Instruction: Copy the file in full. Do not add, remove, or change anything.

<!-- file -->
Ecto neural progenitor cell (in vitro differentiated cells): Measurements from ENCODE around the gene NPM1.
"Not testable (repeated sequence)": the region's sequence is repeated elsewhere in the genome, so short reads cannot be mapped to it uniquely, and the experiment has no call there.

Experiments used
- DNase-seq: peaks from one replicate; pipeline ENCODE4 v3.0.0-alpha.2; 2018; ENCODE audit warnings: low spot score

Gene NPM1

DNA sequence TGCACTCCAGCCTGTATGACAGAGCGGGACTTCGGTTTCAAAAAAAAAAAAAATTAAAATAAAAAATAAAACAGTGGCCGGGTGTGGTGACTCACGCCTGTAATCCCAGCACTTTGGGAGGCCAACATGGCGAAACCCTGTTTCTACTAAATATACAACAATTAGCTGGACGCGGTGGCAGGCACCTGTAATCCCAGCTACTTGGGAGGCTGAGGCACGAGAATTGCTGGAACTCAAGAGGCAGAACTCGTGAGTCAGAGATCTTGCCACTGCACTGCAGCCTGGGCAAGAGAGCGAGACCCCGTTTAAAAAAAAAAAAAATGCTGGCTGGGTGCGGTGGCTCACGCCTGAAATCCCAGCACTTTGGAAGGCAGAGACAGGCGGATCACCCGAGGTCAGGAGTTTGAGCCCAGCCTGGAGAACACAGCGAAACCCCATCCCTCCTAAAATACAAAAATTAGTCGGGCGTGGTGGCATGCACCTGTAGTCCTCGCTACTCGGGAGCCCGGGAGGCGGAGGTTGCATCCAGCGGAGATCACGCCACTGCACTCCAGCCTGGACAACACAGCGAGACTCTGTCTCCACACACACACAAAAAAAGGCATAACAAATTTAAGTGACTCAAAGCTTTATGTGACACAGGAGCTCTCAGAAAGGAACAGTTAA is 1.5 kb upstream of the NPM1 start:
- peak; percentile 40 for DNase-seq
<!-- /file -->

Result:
Ecto neural progenitor cell (in vitro differentiated cells): Measurements from ENCODE around the gene NPM1.
"Not testable (repeated sequence)": the region's sequence is repeated elsewhere in the genome, so short reads cannot be mapped to it uniquely, and the experiment has no call there.

Experiments used
- DNase-seq: peaks from one replicate; pipeline ENCODE4 v3.0.0-alpha.2; 2018; ENCODE audit warnings: low spot score

Gene NPM1

DNA sequence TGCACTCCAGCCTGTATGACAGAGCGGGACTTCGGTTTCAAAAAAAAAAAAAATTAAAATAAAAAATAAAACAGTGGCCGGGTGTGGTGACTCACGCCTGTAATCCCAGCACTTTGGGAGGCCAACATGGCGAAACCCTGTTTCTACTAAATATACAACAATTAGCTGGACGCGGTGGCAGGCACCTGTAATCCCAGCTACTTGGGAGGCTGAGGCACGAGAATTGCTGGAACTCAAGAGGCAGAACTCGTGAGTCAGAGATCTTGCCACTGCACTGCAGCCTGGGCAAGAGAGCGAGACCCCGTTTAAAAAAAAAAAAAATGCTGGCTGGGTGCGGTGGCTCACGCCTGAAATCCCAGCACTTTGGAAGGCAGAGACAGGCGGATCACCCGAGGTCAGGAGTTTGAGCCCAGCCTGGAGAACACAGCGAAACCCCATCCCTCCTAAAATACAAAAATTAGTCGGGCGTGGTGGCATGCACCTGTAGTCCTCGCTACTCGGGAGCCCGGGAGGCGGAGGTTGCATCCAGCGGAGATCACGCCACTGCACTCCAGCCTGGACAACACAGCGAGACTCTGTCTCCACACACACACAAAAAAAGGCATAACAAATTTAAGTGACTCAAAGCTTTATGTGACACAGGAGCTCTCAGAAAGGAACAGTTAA is 1.5 kb upstream of the NPM1 start:
- peak; percentile 40 for DNase-seq